25 September 2015

Surprise! Why don't people share their knowledge?

I am reviewing a bunch of KM material at the moment as I develop KMRt's new KM101 course.

Several people have been very generous to allow me to use their teachings and some of them are papers from my Masters degree program.  One of those really struck me as I re-read it today, almost ten years after I first came across it and I wanted to share what today I see as a critical problem with the way some companies found their KM systems.

Ask most knowledge managers who people don't share, in fact, ask most managers this and you will usually get two answers:
  1. They are hoarding their knowledge
  2. They see their knowledge as a type of personal advantage and fear losing that power
It makes sense right? We have probably felt that way ourselves sometimes. But do we act on those feelings?  Taken corporately as a culture we see patterns of individualist and collectivist people as described by Keith de la Rue, and maybe there is some wisdom in that.

So why don't people share their knowledge?

However, this research by Ardichvilli seems to say that the real barriers to knowledge sharing were far more personal:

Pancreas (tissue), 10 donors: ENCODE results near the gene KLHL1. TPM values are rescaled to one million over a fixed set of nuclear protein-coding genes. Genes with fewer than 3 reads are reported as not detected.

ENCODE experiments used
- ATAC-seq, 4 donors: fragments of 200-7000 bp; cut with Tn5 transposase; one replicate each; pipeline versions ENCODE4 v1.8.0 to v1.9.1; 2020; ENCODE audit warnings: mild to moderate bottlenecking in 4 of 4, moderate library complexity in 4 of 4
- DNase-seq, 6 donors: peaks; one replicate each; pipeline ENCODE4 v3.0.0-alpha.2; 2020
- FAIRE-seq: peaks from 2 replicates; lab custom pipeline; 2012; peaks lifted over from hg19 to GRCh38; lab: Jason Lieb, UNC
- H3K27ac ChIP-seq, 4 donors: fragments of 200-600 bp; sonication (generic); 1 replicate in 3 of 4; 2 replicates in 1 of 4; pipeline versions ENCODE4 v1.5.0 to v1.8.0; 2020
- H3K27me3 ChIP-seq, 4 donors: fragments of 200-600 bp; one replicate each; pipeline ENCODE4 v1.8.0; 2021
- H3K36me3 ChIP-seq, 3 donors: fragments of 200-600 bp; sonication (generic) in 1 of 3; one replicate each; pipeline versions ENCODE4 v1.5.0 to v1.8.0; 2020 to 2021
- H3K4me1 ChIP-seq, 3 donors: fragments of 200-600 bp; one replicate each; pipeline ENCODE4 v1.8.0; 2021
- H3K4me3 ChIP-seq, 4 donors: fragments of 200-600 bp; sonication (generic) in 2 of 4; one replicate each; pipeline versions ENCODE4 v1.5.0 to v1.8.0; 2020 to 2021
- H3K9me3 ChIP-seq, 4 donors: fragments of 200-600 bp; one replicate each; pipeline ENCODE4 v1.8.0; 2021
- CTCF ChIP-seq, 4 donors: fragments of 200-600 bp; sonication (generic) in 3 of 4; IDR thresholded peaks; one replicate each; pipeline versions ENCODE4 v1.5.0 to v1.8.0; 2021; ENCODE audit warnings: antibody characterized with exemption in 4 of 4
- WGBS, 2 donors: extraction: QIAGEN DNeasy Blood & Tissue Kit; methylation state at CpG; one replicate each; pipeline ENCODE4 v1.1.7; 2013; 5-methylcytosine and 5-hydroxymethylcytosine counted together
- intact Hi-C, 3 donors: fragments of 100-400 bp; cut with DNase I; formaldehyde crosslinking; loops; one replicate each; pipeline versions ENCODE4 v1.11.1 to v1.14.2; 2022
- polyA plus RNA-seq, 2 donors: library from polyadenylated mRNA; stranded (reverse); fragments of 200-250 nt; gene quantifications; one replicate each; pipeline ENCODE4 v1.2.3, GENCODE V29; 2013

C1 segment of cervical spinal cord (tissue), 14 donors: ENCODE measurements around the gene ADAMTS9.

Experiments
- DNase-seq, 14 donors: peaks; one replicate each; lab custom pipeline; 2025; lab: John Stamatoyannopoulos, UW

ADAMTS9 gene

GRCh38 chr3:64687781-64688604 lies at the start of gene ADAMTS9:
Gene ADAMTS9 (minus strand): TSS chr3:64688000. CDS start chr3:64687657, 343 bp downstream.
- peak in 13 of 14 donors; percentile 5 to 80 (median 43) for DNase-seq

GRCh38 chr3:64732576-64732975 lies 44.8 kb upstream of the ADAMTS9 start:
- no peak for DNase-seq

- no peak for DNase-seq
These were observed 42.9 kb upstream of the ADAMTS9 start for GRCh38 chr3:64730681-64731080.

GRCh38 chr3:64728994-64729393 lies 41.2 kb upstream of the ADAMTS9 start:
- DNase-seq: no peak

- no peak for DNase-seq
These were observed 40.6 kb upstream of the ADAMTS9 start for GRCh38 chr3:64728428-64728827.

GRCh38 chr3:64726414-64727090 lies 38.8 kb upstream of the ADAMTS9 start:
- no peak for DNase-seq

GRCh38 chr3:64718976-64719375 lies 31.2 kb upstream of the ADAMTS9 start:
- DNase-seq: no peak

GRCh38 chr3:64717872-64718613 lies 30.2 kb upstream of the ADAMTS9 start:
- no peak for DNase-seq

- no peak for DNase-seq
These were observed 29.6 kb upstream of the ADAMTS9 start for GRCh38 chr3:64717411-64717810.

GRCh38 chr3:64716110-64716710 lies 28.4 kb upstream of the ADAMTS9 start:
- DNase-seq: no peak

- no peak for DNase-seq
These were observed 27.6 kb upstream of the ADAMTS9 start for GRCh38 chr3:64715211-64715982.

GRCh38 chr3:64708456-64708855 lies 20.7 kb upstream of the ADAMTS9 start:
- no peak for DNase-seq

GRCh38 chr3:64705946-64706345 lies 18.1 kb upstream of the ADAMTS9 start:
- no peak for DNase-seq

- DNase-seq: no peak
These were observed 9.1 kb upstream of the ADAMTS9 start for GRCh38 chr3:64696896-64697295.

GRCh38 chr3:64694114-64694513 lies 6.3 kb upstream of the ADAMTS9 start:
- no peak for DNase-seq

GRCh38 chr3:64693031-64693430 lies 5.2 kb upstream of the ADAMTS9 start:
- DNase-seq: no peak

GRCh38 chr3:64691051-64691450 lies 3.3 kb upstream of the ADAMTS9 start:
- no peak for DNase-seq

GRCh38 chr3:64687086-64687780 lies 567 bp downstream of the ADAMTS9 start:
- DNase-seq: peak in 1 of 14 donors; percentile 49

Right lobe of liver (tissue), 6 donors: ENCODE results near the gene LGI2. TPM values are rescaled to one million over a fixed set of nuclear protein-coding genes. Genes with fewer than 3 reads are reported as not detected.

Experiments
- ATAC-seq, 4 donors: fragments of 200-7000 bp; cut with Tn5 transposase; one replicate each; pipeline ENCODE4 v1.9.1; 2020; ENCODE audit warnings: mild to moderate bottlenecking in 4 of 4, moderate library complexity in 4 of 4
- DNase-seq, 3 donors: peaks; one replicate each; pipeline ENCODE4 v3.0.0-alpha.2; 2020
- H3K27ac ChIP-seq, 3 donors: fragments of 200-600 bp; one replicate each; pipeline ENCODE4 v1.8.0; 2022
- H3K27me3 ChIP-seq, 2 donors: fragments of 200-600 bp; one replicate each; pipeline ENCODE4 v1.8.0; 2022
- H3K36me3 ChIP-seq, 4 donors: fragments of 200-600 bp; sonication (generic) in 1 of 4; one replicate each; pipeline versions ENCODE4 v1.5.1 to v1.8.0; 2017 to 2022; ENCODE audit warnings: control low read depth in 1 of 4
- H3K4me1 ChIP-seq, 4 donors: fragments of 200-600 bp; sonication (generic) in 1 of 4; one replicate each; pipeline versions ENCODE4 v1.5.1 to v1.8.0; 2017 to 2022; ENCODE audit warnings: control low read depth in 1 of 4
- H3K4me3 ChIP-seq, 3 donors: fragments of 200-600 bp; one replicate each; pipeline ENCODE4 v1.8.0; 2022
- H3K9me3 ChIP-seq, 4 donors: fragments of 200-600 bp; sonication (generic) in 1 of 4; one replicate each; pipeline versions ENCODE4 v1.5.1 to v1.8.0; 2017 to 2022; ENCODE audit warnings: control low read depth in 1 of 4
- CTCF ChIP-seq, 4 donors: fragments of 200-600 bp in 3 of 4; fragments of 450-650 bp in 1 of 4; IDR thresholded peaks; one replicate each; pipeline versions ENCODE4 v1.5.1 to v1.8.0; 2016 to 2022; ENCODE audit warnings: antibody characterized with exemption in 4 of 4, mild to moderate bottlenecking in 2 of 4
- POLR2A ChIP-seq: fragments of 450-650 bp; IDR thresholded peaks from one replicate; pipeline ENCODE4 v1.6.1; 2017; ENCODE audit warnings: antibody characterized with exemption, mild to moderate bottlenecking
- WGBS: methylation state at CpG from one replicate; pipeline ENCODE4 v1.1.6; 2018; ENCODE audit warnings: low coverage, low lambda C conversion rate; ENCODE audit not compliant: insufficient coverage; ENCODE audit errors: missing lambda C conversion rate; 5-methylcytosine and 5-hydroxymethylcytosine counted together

1. Fear that posting will reveal that they don't know what they should
  2. Did not believe they had earned the right to post on a company-wide system
  3. Fear of possible criticism or ridicule
  4. People were not sure of what they needed to post.  Needed more direction on What Where and How.
  5. Fear of letting colleagues down or misleading them
  6. Fear of losing face
  7. Afraid their contribution was inaccurate or incomplete

In reading these, your knowledge program's focus changes completely

It is no longer about prying precious company knowledge from self-focused individuals - an idea that has launched a thousand failed KM projects. Instead it is about enabling people so they feel they can contribute safely and effectively.  Arthur Shelley touches on this regularly, including in this post where he frames knowledge sharing in terms learning objectives and using conversations that matter to give people that validation they need.

The beauty of this approach is that it runs alongside people's natural inclination instead of against it. Respondents in the study backed up previous research when they stated their reasons for wanting to share knowledge:
  1. The majority of respondents said they saw their knowledge as a public good, belonging not to them individually, but to the whole organization.
  2. They felt this towards
    • Their organization
    • Their professional association (engineers)
  3. Respondents also wanted to assert themselves as experts. 
  4. Some felt they were at the stage of their career that they should give something back.
  5. Organisational culture played a part in their feeling of altruism.
So as you review the very underlying principles of your Knowledge projects, ask yourself the question "Why don't people share their knowledge?" and then do some empirical research to find out why.

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